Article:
Thursday, October 1, 2009

Christianity Is Not Irrational Even if Some Christians Are

Through the perusal of the daily blogs I follow I occasionally see articles which are quite worthy of wincing over.  The author of these efforts makes a statement as a Christian, indicating what they claim is a Christian belief, and not a belief of the individual.  Unfortunately such individuals do not realize in doing so, they are making a "witness" for Christians which is scandalous.  Not scandalous in the sense that Christians need to challenge the world.  Rather I mean scandalous in the sense of "Christians believe that?  What a bunch of idiots!"

Now yes, the foolishness of God is greater than the wisdom of man but I am not speaking of these scandals.  Rather I am speaking of the foolishness of a man which is seen as the foolishness of Christians.

The issue I have is with certain Christians and their approach to science.

Christianity and Science

Historically, Christians have had nothing to fear from science, and indeed many of the earlier scientists were not only Christians, but priests or monks as well.  The idea was that God created the universe, and they sought to come to a greater understanding of the universe God made.

Now, beginning in the so-called "Enlightenment," we had a movement towards emphasizing reason alone, arguing that only that which we could observe could be considered true.  Unfortunately this false reasoning meant that certain scientists who accepted this view fell into the argument from silence fallacy, that because they did not have evidence of a thing it means it must not exist.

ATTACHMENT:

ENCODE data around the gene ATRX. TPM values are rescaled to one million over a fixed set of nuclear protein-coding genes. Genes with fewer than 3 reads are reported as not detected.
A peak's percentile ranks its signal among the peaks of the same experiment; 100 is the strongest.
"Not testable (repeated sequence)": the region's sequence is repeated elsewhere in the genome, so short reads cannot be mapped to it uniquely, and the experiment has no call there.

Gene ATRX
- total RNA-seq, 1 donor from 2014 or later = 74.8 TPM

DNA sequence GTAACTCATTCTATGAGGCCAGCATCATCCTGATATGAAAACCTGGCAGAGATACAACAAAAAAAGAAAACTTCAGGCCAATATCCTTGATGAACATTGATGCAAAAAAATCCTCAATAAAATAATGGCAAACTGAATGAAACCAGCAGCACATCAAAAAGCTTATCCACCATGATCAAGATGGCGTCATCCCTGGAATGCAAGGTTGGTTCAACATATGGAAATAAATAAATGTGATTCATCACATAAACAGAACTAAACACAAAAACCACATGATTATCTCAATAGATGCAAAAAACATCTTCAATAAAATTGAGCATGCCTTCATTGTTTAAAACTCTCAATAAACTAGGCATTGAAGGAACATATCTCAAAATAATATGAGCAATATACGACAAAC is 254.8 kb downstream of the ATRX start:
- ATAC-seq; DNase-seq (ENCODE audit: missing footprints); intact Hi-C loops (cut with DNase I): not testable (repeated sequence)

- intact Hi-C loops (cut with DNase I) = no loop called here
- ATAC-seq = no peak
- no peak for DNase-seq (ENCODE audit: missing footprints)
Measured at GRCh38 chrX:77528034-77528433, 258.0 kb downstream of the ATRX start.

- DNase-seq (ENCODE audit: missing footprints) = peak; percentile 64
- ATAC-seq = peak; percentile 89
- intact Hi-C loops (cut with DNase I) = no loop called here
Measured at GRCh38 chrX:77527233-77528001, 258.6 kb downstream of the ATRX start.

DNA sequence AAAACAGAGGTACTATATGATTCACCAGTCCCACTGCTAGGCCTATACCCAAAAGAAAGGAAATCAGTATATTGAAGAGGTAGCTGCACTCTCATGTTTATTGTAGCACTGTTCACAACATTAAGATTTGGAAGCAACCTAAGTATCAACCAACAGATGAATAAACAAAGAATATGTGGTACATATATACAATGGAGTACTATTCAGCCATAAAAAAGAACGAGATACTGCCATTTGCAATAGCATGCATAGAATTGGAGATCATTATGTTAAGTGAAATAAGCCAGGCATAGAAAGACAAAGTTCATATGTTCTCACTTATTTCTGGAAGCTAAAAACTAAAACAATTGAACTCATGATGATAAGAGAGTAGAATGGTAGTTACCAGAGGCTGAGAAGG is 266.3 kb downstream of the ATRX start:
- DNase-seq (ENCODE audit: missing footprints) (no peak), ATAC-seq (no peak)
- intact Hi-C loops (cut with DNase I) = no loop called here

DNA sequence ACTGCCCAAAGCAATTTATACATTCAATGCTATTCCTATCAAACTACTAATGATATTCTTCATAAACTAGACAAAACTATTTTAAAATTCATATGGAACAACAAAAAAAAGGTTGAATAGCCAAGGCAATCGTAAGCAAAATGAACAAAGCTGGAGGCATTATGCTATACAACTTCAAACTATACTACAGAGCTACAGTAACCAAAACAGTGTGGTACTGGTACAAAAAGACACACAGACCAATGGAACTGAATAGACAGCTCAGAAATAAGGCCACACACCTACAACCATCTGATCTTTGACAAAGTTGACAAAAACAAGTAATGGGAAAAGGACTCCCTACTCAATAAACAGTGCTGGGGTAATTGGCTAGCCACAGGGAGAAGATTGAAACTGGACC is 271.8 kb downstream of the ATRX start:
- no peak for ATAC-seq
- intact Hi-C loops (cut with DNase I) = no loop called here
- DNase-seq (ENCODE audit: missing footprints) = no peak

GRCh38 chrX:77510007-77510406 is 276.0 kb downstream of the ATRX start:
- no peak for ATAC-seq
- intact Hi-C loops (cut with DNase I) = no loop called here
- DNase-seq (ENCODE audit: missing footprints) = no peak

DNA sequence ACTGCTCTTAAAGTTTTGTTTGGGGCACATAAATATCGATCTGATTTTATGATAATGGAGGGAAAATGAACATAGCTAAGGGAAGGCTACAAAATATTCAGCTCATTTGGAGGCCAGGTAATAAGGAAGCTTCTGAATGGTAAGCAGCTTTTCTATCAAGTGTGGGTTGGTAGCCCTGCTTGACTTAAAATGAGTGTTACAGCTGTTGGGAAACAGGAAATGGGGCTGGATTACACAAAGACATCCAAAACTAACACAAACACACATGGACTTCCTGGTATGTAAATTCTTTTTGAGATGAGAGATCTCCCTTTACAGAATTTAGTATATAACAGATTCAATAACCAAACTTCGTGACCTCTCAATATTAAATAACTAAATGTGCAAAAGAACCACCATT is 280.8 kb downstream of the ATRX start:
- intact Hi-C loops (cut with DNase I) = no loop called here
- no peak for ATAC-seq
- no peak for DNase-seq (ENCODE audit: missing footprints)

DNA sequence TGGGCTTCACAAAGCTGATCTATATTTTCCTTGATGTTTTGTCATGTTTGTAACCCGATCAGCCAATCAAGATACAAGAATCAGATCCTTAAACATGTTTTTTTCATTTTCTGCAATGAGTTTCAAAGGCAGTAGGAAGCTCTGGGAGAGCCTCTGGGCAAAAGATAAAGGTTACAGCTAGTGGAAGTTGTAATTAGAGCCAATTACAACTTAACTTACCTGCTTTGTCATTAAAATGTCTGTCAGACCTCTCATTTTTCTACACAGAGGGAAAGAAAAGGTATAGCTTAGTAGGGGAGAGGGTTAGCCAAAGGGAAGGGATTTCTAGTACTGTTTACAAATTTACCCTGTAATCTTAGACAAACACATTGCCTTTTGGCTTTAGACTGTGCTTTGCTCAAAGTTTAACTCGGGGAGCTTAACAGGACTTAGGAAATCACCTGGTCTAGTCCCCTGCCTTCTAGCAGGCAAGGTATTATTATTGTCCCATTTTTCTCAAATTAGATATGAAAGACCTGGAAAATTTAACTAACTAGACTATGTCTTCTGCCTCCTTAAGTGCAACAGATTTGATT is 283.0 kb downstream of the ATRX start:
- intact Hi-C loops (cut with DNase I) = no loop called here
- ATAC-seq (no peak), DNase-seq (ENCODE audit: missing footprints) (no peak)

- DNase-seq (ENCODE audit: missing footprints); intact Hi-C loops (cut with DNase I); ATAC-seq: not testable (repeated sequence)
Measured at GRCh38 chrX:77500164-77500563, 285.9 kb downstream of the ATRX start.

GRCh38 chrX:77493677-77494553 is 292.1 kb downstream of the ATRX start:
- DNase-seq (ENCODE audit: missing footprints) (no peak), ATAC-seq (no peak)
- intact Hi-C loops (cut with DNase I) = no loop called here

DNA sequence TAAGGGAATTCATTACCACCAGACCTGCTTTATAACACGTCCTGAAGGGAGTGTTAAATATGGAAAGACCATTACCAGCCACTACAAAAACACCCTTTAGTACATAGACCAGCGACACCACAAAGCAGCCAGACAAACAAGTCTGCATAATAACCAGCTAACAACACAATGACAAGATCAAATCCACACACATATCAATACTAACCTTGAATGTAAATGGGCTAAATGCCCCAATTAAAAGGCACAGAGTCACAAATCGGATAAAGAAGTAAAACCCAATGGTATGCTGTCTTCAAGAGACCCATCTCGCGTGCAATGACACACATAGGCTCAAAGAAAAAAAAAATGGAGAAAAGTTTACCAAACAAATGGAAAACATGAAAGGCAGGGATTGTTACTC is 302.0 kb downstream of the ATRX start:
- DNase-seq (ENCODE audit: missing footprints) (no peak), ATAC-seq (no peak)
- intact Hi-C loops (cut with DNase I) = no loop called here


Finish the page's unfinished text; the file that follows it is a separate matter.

This view of science is of course wrong and must be challenged.

Unfortunately, some groups of Christians go the wrong way with this.  They seem to operate under this syllogism:

  1. The Bible is true
  2. Some claims of science contradict the Bible
  3. Therefore Science is false

The problem is the major premise is ambiguous (in what way was it understood to be true?) and the second premise is false.  The conclusion is therefore not shown to be true.

I think this is important to stress because I have seen Christians lose their faith over this.  Once they become convinced Science does contain truth, they look at the second premise and therefore conclude that where Science contradicts the Bible, the Bible must be false… never realizing the problem the whole time was in their own personal interpretation of Scripture.

The Bible is indeed true and inerrant.  However, this does not always mean the individual interpreting it understands it correctly.  [The reason I reject the idea of personal interpretation of Scripture is that I have seen too many contradictory interpretations.]  Some scientists may reach conclusions which contradict either their understanding of the Bible or that of the one reading both the Bible and the writing of the scientist.

The Bible does indeed speak of Creation in a period of seven days, yes.  The Bible also often uses the number seven as a symbol of fulfillment (A Christian who believed God needed seven days to create the universe or that He was exhausted and needed to rest on the seventh day is limiting the power of God).  So a claim that a universe billions of years old contradicts the Bible really requires an investigation whether the one who holds seven literal days is reading the Bible as intended.